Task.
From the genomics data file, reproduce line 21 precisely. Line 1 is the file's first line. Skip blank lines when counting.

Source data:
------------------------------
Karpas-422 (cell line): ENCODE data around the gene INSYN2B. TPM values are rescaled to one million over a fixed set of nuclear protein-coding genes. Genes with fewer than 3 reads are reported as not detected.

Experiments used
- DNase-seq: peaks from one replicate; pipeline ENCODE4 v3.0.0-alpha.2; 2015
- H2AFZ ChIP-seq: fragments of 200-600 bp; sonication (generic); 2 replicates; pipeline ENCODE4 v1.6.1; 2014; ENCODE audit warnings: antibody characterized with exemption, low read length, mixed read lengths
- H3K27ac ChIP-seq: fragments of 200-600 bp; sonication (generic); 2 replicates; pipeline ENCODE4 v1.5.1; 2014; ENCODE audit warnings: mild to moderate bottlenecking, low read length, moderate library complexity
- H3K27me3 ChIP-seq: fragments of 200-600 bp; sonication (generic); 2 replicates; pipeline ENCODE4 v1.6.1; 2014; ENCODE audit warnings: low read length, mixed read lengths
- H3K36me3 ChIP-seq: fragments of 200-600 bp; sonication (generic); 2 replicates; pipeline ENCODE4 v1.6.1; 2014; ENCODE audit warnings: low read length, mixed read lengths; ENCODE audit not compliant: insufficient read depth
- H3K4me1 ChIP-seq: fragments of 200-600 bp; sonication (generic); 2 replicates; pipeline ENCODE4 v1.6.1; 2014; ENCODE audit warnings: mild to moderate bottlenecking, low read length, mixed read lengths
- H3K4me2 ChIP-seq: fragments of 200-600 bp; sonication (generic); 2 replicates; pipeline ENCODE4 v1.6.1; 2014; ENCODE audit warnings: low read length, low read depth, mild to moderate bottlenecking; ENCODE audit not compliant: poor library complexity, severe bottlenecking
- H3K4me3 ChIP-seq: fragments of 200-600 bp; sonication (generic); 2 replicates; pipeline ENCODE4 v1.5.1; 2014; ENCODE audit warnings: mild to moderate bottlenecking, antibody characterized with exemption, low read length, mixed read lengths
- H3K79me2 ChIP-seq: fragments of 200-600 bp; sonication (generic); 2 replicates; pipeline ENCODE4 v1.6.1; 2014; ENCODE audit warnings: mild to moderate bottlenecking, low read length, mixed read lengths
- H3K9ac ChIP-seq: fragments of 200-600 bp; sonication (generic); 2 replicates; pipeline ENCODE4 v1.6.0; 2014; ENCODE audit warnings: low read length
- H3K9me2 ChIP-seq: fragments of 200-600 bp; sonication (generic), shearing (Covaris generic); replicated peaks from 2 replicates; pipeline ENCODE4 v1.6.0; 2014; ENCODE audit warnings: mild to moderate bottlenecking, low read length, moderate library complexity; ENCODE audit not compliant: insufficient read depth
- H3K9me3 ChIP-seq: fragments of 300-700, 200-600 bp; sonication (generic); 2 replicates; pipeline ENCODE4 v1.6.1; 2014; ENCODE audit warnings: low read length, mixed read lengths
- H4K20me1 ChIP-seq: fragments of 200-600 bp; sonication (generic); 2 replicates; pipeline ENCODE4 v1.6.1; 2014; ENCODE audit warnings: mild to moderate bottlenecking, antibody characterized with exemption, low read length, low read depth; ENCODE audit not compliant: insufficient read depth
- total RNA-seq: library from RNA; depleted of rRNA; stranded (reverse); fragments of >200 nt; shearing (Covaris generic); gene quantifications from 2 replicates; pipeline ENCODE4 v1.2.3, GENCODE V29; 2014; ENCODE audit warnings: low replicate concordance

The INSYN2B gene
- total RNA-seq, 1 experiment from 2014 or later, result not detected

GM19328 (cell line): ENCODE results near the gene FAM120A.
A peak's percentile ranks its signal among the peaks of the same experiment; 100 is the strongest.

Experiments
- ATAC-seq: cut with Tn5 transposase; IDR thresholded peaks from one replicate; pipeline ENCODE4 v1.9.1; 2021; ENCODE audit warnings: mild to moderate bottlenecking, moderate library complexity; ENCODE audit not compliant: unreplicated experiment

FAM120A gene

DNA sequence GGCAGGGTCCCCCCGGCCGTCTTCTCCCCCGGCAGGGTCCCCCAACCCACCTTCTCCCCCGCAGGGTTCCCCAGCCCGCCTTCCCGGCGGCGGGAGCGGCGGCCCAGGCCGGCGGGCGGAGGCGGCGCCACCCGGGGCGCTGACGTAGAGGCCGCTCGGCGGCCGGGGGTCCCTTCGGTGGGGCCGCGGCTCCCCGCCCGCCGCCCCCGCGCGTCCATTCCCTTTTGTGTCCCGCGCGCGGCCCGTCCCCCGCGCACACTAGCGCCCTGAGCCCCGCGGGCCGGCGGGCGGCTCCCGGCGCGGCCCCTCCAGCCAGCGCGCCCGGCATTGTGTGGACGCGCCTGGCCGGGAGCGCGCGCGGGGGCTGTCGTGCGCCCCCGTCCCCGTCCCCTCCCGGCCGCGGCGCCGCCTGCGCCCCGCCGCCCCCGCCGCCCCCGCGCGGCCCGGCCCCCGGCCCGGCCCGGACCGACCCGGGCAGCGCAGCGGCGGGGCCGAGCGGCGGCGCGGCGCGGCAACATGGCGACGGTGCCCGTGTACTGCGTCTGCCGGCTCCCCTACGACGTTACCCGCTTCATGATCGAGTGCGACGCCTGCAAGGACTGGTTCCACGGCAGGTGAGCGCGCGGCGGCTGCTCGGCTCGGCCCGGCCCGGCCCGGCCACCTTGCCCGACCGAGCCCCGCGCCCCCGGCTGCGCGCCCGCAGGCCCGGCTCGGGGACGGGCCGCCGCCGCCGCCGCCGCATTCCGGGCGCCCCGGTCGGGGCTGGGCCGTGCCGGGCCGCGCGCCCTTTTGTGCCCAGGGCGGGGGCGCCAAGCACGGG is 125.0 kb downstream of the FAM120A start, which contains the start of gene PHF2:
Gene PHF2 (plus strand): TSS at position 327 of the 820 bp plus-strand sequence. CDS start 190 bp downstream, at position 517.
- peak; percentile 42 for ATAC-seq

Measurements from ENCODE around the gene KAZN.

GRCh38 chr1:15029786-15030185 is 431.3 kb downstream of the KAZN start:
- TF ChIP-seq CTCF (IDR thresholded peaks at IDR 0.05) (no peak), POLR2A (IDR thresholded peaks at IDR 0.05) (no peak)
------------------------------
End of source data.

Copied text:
Experiments